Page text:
German Shepherd


There’s a reason the German Shepherd is one of the most popular dog breeds in the United States. They’re typically loyal, steadfast, intelligent and eager to please the pet parents they love and trust. These traits can make them great dogs to train. Not only do they tend to learn quickly, but they are also capable of learning many advanced tricks and skills. If you have a German Shepherd puppy in your home or you’re ready to help your adult dog learn new tricks, here’s what you need to know about German Shepherd training. You can also check out Petco’s New Dog Guide to learn more about your new pet and make sure you have everything you need to start training.

German Shepherd training tips

Before we jump into the details of German Shepherd training, it’s important to begin the process with the right mindset. First and foremost, recognize that training begins and ends with you. Your German Shepherd is highly observant and eager to follow your lead.


As much as it may seem like your German Shepherd understands everything you say, the truth is that dogs don’t communicate in the same ways as humans. They do, however, pick up on things like the tone of your voice and body language. When giving training commands to your German Shepherd, use a calm and direct voice. You can also choose to pair a verbal cue with a hand gesture to help reinforce the direction. Focus on simple, explicit cues.

Train in a calm environment

German Shepherds—especially puppies—can be easily distracted. When you begin training, find a place that is quiet and as free from distractions as possible. This will make it easier for your pup to focus on you instead of getting distracted by their puppy food, other animals or kids.

Positive reinforcement, positive results

One of the best ways to train a German Shepherd is with positive reinforcement, which includes giving them tasty treats or lots of praise after they successfully complete a cue. Don’t yell at your dog or force them to physically perform. Not only can pushing or shoving your dog lead to injuries, but punishing them can also cause them to fear and mistrust you. You don’t want your puppy to associate you and training time with fear and anxiety.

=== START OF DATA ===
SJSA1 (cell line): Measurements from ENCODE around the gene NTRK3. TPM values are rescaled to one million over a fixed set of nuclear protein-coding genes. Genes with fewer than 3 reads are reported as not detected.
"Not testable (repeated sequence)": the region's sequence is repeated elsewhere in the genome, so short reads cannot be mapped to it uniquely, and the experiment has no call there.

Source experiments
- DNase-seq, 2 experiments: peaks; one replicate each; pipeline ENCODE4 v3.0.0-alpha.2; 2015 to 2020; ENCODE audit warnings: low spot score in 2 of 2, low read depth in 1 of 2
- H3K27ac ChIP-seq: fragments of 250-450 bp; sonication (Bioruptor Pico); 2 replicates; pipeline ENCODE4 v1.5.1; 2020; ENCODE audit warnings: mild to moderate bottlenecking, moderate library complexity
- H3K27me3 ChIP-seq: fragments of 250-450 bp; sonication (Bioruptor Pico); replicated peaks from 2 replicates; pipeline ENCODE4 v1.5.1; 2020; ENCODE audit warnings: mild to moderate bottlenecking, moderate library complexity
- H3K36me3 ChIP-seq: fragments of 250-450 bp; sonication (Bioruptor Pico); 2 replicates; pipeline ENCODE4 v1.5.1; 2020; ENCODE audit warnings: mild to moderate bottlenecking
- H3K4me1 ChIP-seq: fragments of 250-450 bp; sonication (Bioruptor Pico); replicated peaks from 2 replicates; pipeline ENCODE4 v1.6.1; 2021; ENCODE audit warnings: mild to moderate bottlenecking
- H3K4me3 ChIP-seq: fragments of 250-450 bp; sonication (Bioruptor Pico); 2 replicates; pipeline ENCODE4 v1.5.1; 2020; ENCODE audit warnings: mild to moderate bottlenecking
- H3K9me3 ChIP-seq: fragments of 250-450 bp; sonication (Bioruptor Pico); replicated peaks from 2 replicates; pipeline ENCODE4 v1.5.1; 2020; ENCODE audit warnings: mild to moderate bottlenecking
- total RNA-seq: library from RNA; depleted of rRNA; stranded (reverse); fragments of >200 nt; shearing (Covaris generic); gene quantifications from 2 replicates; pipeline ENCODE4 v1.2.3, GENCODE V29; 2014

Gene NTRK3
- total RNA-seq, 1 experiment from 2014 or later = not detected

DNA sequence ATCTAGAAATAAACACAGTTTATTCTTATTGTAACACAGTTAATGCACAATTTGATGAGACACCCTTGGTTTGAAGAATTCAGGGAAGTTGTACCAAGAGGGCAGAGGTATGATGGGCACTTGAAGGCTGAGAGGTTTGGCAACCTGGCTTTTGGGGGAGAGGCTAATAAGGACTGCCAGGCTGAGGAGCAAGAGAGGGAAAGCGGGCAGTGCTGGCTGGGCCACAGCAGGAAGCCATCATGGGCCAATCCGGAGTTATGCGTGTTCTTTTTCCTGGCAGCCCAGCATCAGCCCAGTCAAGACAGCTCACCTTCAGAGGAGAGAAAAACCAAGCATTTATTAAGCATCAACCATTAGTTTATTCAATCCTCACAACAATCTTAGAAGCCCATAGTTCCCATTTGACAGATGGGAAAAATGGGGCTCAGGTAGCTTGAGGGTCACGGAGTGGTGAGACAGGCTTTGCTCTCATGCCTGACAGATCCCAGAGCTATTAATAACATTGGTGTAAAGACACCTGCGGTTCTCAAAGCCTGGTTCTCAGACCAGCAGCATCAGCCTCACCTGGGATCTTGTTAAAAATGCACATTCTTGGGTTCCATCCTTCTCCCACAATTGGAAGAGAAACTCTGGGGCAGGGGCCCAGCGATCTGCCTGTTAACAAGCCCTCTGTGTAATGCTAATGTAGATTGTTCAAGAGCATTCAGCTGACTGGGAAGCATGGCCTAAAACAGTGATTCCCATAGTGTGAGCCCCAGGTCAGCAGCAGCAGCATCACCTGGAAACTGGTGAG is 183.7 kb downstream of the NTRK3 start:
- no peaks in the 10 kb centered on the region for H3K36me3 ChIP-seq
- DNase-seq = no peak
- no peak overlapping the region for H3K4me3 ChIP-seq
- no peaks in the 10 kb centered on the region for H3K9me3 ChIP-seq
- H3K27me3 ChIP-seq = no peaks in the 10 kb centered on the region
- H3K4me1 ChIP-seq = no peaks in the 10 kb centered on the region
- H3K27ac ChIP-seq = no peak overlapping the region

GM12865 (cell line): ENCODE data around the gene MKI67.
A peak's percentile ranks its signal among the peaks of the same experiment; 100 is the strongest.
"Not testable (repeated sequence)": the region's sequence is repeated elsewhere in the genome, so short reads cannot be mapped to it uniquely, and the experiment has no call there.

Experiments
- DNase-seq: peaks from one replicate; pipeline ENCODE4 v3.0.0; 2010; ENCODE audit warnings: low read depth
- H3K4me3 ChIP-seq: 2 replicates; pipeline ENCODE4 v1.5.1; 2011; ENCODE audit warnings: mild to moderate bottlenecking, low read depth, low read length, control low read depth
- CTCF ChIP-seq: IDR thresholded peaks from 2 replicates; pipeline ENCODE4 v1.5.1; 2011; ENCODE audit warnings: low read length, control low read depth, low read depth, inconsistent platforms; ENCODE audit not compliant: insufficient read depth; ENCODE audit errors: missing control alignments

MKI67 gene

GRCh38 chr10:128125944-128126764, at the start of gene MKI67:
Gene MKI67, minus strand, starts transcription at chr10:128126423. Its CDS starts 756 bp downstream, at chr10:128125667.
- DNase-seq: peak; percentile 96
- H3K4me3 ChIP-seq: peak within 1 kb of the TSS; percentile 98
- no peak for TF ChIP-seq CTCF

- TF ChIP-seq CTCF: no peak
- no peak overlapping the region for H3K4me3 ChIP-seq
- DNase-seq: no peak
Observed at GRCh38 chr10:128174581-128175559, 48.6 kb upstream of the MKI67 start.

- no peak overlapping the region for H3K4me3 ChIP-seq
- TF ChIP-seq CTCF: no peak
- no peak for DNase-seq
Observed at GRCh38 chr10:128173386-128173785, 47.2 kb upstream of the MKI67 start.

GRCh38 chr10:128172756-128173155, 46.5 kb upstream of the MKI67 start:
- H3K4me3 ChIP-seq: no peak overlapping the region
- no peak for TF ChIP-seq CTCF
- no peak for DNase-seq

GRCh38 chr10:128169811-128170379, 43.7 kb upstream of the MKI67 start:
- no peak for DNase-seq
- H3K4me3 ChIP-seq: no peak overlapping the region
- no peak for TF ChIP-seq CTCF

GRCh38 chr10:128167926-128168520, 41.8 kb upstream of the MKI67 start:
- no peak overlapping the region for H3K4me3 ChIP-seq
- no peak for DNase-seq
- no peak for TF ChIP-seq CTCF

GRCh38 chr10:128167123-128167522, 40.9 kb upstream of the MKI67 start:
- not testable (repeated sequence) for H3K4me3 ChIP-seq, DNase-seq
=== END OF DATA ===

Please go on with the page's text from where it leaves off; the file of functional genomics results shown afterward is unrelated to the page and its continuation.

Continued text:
German Shepherd Dog (GSD) training happens in small steps

When it comes to German Shepherd training, patience is crucial. Focus on teaching your puppy simple, specific cues first. More complex and advanced training will build upon this foundation. Even humans can’t be expected to learn complex tasks without knowing the fundamentals first. Likewise, your dog’s training needs to begin simply.

Consistency, consistency, consistency

A great way to get your training to stick with your German Shepherd is by being consistent in everything you do. German Shepherds don’t understand subtle nuances. You may think that the cues “come” and “come here” are the same thing, but your German Shepherd doesn’t. Use exact words for your cues and keep your rules consistent. If your dog isn’t allowed on the couch, it’s not OK to make exceptions on the weekends or when friends are over.

Start with socialization

German Shepherd training can go much easier if you make an effort to socialize your dog early. Socialization helps build your dog’s confidence, and a confident German Shepherd is usually eager to learn cues.

To help socialize your German Shepherd, spend lots of time with them. Play games and give them different toys with which to interact. Introduce them to extended family members and friends. Take them for walks and to dog parks. Help them learn that the world is a friendly, fun place and that you and your family members are trustworthy pet parents.